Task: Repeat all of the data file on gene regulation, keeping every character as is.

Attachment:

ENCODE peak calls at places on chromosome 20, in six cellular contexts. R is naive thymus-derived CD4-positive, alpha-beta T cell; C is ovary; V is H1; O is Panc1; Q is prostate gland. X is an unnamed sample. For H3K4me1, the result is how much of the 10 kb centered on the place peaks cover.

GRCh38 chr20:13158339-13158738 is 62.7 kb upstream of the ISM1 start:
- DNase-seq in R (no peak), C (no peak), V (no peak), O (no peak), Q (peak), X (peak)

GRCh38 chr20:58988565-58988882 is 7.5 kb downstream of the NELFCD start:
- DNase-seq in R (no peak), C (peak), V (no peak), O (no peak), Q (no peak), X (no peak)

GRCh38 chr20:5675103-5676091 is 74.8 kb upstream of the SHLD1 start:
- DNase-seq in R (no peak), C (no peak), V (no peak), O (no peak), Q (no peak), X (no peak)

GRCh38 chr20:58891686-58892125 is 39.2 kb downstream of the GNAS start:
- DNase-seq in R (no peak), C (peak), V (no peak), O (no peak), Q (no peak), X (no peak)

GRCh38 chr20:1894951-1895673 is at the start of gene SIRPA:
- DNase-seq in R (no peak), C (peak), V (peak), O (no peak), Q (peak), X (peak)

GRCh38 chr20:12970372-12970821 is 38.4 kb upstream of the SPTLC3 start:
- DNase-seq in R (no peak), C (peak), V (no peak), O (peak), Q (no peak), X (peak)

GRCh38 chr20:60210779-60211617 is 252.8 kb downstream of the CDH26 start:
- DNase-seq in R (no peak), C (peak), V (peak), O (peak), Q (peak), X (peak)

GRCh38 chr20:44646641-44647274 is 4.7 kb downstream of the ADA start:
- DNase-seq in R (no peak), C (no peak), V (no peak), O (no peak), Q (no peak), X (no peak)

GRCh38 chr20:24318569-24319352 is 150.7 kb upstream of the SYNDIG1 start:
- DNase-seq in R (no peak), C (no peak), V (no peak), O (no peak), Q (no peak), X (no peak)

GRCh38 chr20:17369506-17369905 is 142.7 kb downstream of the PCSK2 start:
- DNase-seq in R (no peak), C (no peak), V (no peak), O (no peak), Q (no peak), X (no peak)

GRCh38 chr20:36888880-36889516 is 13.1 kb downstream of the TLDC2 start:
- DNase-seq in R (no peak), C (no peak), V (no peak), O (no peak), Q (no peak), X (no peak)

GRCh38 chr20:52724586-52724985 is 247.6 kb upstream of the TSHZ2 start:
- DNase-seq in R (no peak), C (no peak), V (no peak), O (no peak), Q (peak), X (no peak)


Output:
ENCODE peak calls at places on chromosome 20, in six cellular contexts. R is naive thymus-derived CD4-positive, alpha-beta T cell; C is ovary; V is H1; O is Panc1; Q is prostate gland. X is an unnamed sample. For H3K4me1, the result is how much of the 10 kb centered on the place peaks cover.

GRCh38 chr20:13158339-13158738 is 62.7 kb upstream of the ISM1 start:
- DNase-seq in R (no peak), C (no peak), V (no peak), O (no peak), Q (peak), X (peak)

GRCh38 chr20:58988565-58988882 is 7.5 kb downstream of the NELFCD start:
- DNase-seq in R (no peak), C (peak), V (no peak), O (no peak), Q (no peak), X (no peak)

GRCh38 chr20:5675103-5676091 is 74.8 kb upstream of the SHLD1 start:
- DNase-seq in R (no peak), C (no peak), V (no peak), O (no peak), Q (no peak), X (no peak)

GRCh38 chr20:58891686-58892125 is 39.2 kb downstream of the GNAS start:
- DNase-seq in R (no peak), C (peak), V (no peak), O (no peak), Q (no peak), X (no peak)

GRCh38 chr20:1894951-1895673 is at the start of gene SIRPA:
- DNase-seq in R (no peak), C (peak), V (peak), O (no peak), Q (peak), X (peak)

GRCh38 chr20:12970372-12970821 is 38.4 kb upstream of the SPTLC3 start:
- DNase-seq in R (no peak), C (peak), V (no peak), O (peak), Q (no peak), X (peak)

GRCh38 chr20:60210779-60211617 is 252.8 kb downstream of the CDH26 start:
- DNase-seq in R (no peak), C (peak), V (peak), O (peak), Q (peak), X (peak)

GRCh38 chr20:44646641-44647274 is 4.7 kb downstream of the ADA start:
- DNase-seq in R (no peak), C (no peak), V (no peak), O (no peak), Q (no peak), X (no peak)

GRCh38 chr20:24318569-24319352 is 150.7 kb upstream of the SYNDIG1 start:
- DNase-seq in R (no peak), C (no peak), V (no peak), O (no peak), Q (no peak), X (no peak)

GRCh38 chr20:17369506-17369905 is 142.7 kb downstream of the PCSK2 start:
- DNase-seq in R (no peak), C (no peak), V (no peak), O (no peak), Q (no peak), X (no peak)

GRCh38 chr20:36888880-36889516 is 13.1 kb downstream of the TLDC2 start:
- DNase-seq in R (no peak), C (no peak), V (no peak), O (no peak), Q (no peak), X (no peak)

GRCh38 chr20:52724586-52724985 is 247.6 kb upstream of the TSHZ2 start:
- DNase-seq in R (no peak), C (no peak), V (no peak), O (no peak), Q (peak), X (no peak)